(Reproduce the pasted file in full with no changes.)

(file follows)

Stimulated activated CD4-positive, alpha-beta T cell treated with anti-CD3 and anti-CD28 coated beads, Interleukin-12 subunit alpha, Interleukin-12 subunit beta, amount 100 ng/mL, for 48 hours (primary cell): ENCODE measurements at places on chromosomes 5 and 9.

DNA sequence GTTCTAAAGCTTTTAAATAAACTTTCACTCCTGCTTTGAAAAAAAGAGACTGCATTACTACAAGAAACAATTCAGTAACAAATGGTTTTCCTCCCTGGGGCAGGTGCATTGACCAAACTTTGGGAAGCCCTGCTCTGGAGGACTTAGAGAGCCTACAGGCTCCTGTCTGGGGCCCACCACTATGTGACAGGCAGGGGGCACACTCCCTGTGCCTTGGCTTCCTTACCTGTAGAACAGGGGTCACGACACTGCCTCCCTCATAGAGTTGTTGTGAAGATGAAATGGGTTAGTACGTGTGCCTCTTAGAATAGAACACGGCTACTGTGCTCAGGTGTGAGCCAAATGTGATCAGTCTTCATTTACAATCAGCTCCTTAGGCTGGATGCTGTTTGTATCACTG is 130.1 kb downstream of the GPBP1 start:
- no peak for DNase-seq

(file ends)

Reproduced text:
Stimulated activated CD4-positive, alpha-beta T cell treated with anti-CD3 and anti-CD28 coated beads, Interleukin-12 subunit alpha, Interleukin-12 subunit beta, amount 100 ng/mL, for 48 hours (primary cell): ENCODE measurements at places on chromosomes 5 and 9.

DNA sequence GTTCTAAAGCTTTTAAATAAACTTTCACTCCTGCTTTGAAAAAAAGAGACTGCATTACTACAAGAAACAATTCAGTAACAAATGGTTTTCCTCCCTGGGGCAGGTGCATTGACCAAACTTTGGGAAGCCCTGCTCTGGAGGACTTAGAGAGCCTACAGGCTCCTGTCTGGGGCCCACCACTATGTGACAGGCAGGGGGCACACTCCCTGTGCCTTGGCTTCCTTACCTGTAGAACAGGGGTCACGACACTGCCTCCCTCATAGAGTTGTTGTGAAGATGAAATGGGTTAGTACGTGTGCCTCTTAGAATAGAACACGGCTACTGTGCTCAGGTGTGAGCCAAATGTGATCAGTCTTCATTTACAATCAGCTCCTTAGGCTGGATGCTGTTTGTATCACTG is 130.1 kb downstream of the GPBP1 start:
- no peak for DNase-seq